DUFRESNE - Editorial

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Author: Ankush Khanna

DIFFICULTY:

Easy-Medium

PREREQUISITES:

Combinatorics, Mathematics

PROBLEM:

Given N distinct points on a plane, out of which M points lie on a single straight line (M \leq N). There is only one such line on the plane which can contain more than 2 points. Count the number of distinct straight lines formed after connecting each point with all the other points. Print it modulo 10^9 + 7.

QUICK EXPLANATION:

Combinatorics can help us solve this problem. We can prove that we will have \big(\binom{N}{2} - \binom{M}{2} + 1\big) unique lines on this plane after connecting each point with the other one.

EXPLANATION:

Let us first consider all combinations of pairings of the points on this plane, mathematics always has the answer. First of all, there can be \binom{N}{2} ways of choosing two points (for connection) out of the N points on this plane without repetition. Now it is also given that there are M points on a single straight line, therefore, we don’t have to join those points among each other explicitly, because in that case we will be counting more than we need. Also, in that case, we will also count non-unique straight lines.

Therefore, we should consider the ways of connecting two points among those M points and reduce those combinations from our result for all of N points. This way we can eliminate repetition of lines (we need to print minimum possible lines without repetition). Also, if we are counting unique lines, then there is only one way of counting, and there is only one result, so we, in a way, always guarantee to find the minimum number of lines drawn on this 2-D plane (after all connections made).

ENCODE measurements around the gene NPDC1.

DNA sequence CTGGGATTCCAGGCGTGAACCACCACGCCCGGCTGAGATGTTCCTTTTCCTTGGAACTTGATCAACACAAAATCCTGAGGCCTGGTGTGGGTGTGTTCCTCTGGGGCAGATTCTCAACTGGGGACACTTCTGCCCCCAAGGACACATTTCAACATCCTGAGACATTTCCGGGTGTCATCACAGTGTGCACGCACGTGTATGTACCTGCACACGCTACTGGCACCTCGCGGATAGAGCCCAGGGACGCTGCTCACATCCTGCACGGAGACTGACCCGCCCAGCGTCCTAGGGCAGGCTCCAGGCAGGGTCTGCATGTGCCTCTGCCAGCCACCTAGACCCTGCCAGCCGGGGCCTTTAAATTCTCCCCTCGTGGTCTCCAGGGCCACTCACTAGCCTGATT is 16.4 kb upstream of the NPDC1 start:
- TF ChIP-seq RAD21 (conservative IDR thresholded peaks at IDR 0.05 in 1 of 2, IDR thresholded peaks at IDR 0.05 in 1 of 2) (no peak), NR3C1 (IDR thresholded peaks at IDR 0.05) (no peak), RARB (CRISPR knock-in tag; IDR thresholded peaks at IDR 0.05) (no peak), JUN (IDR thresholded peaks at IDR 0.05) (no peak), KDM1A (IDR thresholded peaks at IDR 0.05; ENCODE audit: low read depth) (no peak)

Number of ways of choosing two points (for connection) out of the M points are \binom{M}{2}. Now, we subtract it from our result for N points and we get \binom{N}{2} - \binom{M}{2}. But, hey, we are forgetting something really important here. We subtracted the result for M points and we just lost all connectivity among those M points. Therefore, we need to add 1 to this result, because there is exactly one way to connect all the M points together (a single straight line).

\therefore we have proved that our answer is going to be \big(\binom{N}{2} - \binom{M}{2} + 1\big) mathematically using combinatorics and some geometry about straight lines. Now comes the implementation part.

Sub-Task 1

For the constraints of sub-task 1, we can use a brute force approach by actually counting the ways one by one for each of the points (iterating over all other points). Time complexity will be O(N^2). This way we get 20 points.

Sub-Task 2

Here, we can build a factorial prefix using modular arithmetic, and we can find factorial inverse under modulo of a prime number ( Let K = 10^9 + 7 \space ) using Fermat’s Little Theorem. Therefore time and space complexities would be O(N + \log_2 K) and O(N) respectively. This way, we are actually finding the values for the binomial coefficients modulo K. This way we will get 40 points (sub-task 1 and sub-task 2).

\{ O(N) time for building prefix, and O(\log_2 K) time for finding modular inverse using Fermat’s Little Theorem \}

Sub-Task 3

By just applying simple mathematics, we can easily figure out that \binom{N}{2} = \frac{N \times (N - 1)}{2}. Therefore we brought down linear time to constant time. \therefore time complexity now is O(1), fair enough to pass the tests.

Note: Apply modular arithmetic very carefully because here we have a subtraction involved. So, take modulo only once and like this:

\Big(\frac{N \times (N - 1)}{2} - \frac{M \times (M - 1)}{2} + 1 \Big) \bmod (10^9 + 7)

COMPLEXITY:

O(1) time per test case, with O(1) auxiliary space used.

SOLUTION:

Setter’s Solution [Plain Text]

Feel free to share your approach. If you have any queries, they are always welcome.